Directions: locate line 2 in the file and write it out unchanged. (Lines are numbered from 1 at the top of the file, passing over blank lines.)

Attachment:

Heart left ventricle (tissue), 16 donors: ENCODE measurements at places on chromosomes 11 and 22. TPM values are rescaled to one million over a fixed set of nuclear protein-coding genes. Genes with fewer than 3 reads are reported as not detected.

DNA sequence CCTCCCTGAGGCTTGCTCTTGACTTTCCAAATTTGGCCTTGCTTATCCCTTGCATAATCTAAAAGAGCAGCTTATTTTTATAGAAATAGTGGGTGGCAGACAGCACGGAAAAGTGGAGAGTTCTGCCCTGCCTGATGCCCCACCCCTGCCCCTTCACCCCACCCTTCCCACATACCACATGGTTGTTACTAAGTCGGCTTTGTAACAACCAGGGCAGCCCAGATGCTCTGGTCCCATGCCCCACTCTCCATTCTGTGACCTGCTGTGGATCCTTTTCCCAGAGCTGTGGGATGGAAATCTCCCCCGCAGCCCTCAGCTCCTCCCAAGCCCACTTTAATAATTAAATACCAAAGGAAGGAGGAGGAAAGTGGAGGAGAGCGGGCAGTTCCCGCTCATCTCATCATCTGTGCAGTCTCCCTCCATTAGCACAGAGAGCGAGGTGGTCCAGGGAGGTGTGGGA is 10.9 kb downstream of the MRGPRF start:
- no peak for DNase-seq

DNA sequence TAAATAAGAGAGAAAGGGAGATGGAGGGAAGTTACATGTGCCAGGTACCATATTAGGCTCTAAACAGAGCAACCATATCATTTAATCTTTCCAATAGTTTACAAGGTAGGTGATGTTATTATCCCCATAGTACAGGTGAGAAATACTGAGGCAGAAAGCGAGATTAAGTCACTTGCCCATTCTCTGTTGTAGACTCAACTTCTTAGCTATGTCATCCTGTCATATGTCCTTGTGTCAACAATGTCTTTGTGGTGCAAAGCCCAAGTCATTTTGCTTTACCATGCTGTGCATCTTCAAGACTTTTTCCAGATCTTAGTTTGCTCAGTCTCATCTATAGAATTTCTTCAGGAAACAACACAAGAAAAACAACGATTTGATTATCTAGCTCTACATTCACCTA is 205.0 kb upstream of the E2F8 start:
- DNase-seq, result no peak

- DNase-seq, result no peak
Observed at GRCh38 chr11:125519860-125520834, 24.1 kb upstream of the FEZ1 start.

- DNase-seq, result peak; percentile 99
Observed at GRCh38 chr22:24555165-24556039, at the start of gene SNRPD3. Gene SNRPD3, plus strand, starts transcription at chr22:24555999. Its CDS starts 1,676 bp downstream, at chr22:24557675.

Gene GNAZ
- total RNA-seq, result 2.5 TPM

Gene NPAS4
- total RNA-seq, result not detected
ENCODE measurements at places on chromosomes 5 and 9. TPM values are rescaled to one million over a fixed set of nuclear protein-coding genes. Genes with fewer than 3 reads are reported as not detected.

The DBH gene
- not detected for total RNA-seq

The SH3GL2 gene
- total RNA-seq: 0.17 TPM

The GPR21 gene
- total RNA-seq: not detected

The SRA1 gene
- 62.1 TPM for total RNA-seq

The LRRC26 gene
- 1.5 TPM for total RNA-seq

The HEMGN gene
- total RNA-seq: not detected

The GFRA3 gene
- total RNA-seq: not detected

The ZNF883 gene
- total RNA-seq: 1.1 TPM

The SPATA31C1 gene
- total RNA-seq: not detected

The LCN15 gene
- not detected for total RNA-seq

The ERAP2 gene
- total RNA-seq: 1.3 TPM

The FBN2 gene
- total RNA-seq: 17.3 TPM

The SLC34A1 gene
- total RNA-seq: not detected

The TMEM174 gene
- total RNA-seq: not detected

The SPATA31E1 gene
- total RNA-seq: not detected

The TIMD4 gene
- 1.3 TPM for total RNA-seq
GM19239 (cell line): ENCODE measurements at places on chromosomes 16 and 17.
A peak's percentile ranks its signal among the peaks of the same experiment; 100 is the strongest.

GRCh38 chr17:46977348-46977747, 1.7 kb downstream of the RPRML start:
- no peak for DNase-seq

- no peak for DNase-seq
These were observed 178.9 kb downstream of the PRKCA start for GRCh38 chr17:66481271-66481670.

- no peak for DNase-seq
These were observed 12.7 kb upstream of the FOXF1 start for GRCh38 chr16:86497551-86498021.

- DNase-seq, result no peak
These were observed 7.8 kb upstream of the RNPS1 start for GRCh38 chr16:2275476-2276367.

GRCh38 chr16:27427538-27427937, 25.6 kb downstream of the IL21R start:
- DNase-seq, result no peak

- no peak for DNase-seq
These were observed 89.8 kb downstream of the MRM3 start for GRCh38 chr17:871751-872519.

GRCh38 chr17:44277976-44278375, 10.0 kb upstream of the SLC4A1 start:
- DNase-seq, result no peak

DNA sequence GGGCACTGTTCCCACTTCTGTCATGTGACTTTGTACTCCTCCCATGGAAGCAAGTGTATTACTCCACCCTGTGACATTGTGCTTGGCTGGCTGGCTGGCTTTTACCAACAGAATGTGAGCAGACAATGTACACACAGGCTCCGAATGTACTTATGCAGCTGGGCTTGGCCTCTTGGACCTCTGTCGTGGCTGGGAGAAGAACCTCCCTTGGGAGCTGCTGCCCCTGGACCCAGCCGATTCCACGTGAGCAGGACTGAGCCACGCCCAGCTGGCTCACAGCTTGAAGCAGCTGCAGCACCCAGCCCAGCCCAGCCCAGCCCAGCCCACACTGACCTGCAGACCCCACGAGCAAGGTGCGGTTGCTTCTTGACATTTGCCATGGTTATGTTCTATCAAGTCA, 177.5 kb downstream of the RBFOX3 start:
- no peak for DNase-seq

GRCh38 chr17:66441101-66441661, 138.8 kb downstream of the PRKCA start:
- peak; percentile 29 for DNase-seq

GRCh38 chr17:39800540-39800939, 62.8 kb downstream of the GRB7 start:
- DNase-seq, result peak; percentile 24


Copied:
DNA sequence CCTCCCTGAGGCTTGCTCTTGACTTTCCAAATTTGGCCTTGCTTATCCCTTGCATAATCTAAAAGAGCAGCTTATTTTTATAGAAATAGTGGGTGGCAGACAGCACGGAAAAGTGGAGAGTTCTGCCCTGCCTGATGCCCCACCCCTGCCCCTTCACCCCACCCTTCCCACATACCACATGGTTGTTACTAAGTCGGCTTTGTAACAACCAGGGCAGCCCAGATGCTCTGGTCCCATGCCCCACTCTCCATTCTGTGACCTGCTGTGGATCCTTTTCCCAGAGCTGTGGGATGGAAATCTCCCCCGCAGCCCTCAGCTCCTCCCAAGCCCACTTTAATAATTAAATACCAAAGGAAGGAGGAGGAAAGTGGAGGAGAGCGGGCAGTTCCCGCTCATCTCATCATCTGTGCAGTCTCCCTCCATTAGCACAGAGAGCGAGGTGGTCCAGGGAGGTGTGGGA is 10.9 kb downstream of the MRGPRF start: